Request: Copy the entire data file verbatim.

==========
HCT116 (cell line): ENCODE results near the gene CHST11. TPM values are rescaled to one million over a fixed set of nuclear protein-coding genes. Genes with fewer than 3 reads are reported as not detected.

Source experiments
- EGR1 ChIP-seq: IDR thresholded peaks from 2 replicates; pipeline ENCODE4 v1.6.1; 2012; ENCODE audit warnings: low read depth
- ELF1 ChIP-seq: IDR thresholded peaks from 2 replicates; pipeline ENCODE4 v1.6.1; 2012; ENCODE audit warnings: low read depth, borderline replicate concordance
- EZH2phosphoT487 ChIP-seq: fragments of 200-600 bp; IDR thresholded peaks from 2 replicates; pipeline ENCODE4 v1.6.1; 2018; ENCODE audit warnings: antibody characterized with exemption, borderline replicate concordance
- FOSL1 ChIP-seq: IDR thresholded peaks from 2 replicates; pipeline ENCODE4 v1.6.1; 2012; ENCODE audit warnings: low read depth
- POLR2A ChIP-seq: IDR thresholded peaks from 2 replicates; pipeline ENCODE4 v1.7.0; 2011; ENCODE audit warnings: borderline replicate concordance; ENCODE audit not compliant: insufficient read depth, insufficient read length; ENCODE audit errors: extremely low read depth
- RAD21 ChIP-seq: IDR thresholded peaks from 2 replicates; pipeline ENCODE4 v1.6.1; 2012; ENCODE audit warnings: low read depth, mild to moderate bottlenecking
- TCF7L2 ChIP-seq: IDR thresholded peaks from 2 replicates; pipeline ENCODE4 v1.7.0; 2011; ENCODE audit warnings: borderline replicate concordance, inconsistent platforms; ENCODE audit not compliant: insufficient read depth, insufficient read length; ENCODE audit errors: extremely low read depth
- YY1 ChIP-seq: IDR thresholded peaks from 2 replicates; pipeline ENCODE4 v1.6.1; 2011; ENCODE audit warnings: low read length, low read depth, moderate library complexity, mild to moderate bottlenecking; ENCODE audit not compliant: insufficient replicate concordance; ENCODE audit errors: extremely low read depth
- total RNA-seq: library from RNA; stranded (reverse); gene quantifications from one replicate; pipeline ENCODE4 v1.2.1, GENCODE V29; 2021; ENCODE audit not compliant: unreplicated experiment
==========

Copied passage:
HCT116 (cell line): ENCODE results near the gene CHST11. TPM values are rescaled to one million over a fixed set of nuclear protein-coding genes. Genes with fewer than 3 reads are reported as not detected.

Source experiments
- EGR1 ChIP-seq: IDR thresholded peaks from 2 replicates; pipeline ENCODE4 v1.6.1; 2012; ENCODE audit warnings: low read depth
- ELF1 ChIP-seq: IDR thresholded peaks from 2 replicates; pipeline ENCODE4 v1.6.1; 2012; ENCODE audit warnings: low read depth, borderline replicate concordance
- EZH2phosphoT487 ChIP-seq: fragments of 200-600 bp; IDR thresholded peaks from 2 replicates; pipeline ENCODE4 v1.6.1; 2018; ENCODE audit warnings: antibody characterized with exemption, borderline replicate concordance
- FOSL1 ChIP-seq: IDR thresholded peaks from 2 replicates; pipeline ENCODE4 v1.6.1; 2012; ENCODE audit warnings: low read depth
- POLR2A ChIP-seq: IDR thresholded peaks from 2 replicates; pipeline ENCODE4 v1.7.0; 2011; ENCODE audit warnings: borderline replicate concordance; ENCODE audit not compliant: insufficient read depth, insufficient read length; ENCODE audit errors: extremely low read depth
- RAD21 ChIP-seq: IDR thresholded peaks from 2 replicates; pipeline ENCODE4 v1.6.1; 2012; ENCODE audit warnings: low read depth, mild to moderate bottlenecking
- TCF7L2 ChIP-seq: IDR thresholded peaks from 2 replicates; pipeline ENCODE4 v1.7.0; 2011; ENCODE audit warnings: borderline replicate concordance, inconsistent platforms; ENCODE audit not compliant: insufficient read depth, insufficient read length; ENCODE audit errors: extremely low read depth
- YY1 ChIP-seq: IDR thresholded peaks from 2 replicates; pipeline ENCODE4 v1.6.1; 2011; ENCODE audit warnings: low read length, low read depth, moderate library complexity, mild to moderate bottlenecking; ENCODE audit not compliant: insufficient replicate concordance; ENCODE audit errors: extremely low read depth
- total RNA-seq: library from RNA; stranded (reverse); gene quantifications from one replicate; pipeline ENCODE4 v1.2.1, GENCODE V29; 2021; ENCODE audit not compliant: unreplicated experiment